Mount the rescued volume again and then (in the TC interface) choose "Volume Properties". Note the exact size of the volume in bytes. This represents the size of your original volume without the four headers that normally surround it, so add 64KB x 4 (that is, 262,144 bytes) to that number to get the exact size of the block that you need to copy onto another disk. Start from the end of the block, of course, because that's the part you've correctly located, and watch the Size indicator in the lower right corner to ensure that your block size is identical.

    Actually, I would test it first, before doing the actual copy procedure. I'd go to the location indicated, then grab a small (maybe 20KB) block from that location and save it as a file, then see if it can be mounted in TC using the expected password, just to confirm that the location is correct.

    But even if the test file doesn't mount when you test the starting location, save the entire block anyway and try it again, because you should still be able to mount it using the embedded backup header, and this time (if the size is correct) I think it will decrypt. You can examine the mounted volume in WinHex to ensure that it contains decrypted data, even if Window complains (for whatever reasons) and wants to format it.

    Incidentally, you can expect the starting offset of your lost file to be the first byte of a sector, that is, it will be located directly after a sector boundary, not in the middle of a sector or anything like that.
     
  10. Lelio

    Lelio Registered Member

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    Re: Recover truecrypt container after chkdsk (solved)

    Many thanks Dantz!

    I follow your instructions :
    - I mounted the volume and I noted the exact size, shown in its properties.
    - I added to it 262,144 bytes.
    - With WinHex, from the end of the file, I went up until I find the exact size, as you said.
    - I saved this new block into a file and mounted it.

    It works!!!! I found all my data intact. All my files are here !!!

    Many many thanks, Dantz. :-* :)
     
  11. dantz

    dantz Registered Member

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    Congratulations! You're very lucky to have such a good outcome. Hope you're going to back it all up now!
     
  12. TrueCrypt User

    TrueCrypt User Registered Member

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    Hi all,
    I have almost the same Problem as Lelio:
    I created with TrueCrypt a hidden file container on a IDE Drive. The size of the container was about 1.77 TB "and protected with a password. I don't remember which encryption I've choosen." (quote Lelio) :) Now Windows displayed that the container has the size of 0KB.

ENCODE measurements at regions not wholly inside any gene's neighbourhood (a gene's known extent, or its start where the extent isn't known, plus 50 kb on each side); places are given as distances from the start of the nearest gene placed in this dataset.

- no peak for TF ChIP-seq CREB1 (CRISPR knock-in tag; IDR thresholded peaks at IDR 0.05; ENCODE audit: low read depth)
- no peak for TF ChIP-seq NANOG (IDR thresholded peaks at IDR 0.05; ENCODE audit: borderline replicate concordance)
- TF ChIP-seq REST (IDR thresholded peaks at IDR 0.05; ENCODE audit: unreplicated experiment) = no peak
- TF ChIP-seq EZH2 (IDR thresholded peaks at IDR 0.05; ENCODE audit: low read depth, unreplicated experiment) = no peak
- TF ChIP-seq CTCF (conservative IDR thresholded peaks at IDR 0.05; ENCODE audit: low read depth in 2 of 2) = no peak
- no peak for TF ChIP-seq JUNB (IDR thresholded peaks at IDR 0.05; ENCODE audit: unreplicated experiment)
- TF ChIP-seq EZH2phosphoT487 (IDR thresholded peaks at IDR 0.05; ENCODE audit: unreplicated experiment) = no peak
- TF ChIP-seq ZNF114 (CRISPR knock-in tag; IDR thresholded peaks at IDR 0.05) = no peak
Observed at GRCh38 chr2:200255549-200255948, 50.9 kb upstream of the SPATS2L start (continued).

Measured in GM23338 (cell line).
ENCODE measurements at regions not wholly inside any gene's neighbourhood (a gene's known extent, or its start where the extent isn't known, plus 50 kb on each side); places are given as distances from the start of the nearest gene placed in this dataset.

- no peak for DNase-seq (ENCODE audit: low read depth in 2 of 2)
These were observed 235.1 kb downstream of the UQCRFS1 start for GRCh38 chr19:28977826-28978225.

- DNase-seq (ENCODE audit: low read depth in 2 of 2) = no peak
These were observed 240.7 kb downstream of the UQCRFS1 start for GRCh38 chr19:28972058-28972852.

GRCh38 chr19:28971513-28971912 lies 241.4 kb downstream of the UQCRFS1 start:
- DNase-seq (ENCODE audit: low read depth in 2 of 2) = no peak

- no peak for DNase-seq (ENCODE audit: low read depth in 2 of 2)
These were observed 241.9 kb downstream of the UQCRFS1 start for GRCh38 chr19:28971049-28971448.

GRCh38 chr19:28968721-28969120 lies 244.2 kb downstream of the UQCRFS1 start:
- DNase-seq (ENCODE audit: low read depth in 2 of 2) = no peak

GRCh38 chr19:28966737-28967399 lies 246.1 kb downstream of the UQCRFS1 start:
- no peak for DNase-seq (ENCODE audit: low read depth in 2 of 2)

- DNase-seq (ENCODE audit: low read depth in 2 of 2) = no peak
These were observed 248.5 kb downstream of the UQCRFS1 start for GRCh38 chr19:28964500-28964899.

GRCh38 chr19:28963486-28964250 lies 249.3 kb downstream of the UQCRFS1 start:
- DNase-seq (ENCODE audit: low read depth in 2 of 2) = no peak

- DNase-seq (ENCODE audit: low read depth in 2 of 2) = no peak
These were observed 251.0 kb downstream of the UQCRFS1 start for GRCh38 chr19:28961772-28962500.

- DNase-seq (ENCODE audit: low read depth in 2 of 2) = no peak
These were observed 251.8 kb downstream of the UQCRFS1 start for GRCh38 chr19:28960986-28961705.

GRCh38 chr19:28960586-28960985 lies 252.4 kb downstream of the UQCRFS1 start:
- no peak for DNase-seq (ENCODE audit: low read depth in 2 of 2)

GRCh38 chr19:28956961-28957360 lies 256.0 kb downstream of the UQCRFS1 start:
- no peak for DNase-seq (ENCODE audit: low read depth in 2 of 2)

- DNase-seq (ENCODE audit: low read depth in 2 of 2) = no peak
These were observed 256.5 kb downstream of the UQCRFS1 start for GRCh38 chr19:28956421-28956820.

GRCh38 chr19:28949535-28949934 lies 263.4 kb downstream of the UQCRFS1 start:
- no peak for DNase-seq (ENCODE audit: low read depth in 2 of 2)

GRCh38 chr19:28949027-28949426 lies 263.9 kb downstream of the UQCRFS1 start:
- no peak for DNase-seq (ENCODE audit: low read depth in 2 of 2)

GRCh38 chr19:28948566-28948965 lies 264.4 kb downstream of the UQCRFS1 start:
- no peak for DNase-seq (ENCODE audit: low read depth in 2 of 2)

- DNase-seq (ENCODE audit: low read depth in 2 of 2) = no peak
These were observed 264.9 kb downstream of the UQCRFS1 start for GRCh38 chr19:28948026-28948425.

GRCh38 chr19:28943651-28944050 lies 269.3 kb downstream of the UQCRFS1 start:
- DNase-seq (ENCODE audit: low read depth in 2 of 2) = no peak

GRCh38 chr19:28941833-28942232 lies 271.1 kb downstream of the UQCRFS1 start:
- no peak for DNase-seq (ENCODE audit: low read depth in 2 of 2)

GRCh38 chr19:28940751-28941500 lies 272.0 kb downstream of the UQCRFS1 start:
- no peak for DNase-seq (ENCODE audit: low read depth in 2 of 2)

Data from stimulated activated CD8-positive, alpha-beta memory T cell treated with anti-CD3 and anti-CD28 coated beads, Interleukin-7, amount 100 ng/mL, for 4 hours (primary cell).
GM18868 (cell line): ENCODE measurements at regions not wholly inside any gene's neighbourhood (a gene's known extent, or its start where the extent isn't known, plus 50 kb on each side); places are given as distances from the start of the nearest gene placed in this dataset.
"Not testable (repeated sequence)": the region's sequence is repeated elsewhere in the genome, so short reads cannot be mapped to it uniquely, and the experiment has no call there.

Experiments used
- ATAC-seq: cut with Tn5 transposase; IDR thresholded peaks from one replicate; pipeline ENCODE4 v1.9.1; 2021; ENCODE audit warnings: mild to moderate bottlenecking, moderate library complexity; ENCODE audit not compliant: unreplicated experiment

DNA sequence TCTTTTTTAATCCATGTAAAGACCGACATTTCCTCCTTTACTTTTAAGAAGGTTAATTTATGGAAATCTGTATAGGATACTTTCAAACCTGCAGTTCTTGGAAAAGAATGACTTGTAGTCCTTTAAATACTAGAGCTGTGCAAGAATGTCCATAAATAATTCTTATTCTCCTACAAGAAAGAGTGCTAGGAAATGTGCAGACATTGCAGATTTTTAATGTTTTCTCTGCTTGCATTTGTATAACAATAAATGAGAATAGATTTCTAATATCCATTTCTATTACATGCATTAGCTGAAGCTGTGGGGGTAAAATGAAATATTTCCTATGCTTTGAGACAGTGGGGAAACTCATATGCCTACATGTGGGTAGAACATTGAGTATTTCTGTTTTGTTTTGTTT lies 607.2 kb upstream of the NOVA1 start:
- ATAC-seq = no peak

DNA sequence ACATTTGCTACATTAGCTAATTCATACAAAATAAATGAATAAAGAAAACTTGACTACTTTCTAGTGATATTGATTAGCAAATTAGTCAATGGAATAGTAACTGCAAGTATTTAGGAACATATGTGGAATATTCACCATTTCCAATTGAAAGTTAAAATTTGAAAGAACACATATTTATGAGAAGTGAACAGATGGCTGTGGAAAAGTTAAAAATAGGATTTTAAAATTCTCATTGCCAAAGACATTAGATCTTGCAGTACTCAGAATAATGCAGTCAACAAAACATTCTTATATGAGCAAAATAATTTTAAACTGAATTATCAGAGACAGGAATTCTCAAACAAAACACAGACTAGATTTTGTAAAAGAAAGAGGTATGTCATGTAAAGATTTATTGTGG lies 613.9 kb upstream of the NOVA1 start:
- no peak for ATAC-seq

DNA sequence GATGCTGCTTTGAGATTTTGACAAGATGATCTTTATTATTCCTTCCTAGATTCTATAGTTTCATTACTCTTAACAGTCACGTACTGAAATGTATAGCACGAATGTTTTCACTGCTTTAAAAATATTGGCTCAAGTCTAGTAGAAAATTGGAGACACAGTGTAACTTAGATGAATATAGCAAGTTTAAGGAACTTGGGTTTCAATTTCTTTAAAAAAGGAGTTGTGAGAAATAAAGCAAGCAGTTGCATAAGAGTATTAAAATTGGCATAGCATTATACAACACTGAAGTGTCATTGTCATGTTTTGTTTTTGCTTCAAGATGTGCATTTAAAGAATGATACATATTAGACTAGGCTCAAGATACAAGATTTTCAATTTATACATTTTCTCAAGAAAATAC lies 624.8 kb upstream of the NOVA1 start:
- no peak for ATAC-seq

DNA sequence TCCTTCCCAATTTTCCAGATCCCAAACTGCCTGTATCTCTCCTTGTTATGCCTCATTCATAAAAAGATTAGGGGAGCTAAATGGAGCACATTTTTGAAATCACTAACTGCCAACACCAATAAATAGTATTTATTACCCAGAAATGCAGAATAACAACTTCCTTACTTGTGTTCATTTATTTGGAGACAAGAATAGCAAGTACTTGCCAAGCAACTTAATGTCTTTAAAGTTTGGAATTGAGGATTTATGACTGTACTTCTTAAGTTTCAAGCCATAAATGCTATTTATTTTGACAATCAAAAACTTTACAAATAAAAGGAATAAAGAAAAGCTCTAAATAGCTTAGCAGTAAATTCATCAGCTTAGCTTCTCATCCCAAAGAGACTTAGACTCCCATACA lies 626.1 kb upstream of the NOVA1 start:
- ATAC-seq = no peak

This is the "history".
    My PC with Windows 7 did a sudden reboot while I was working with the opened container. I want to open the container again but TrueCrypt dont:"Volume is damaged or not readable." So I can't even get to the point to tell TC the password. I could read the file size ~1.77 TB but it was late so I decided to solve the problem the other day. The next boot sequence was followed by an automated "Chckdsk". I forgot to disable this task. I dared not to switch off the PC instantly as the task was already at 50% done. so I waited till it was complete.
    I saw the file container with 0KB. I want to open it and I could enter my password but there was the TC Error msg:" Volume size incorrect."

    I disconnect this drive and got a small SSD drive to install Windows 7, also. I downloaded a program on the small SSD to mirror the "bad" drive not to make bad worse. I mirrorred the 2 TB "bad" IDE drive to a 2nd 2TB USB drive. I payed attention to mirror even the "empty" areas. So i have now a 1:1 clone drive.

    I got stuck after installing WinHex. :) May I ask for your help, please?

    Shell I "undo" the changes of Chckdsk, and how? Thanks for any suggestion.
    == Updates ==
    1. instant e-mail notification
    2. Testdisk_win on mirrorred disk with non partition, advancend, NTFS, *.BS
    "Disk /dev/sdb - 2000 GB / 1863 GiB - CHS 243201 255 63
    Partition P NTFS
    Start 0 0 1 243201
    End 80 59
    Size in sectors 3907029164
    Boot sector Status: Bad
    Backup boot sector Status Bad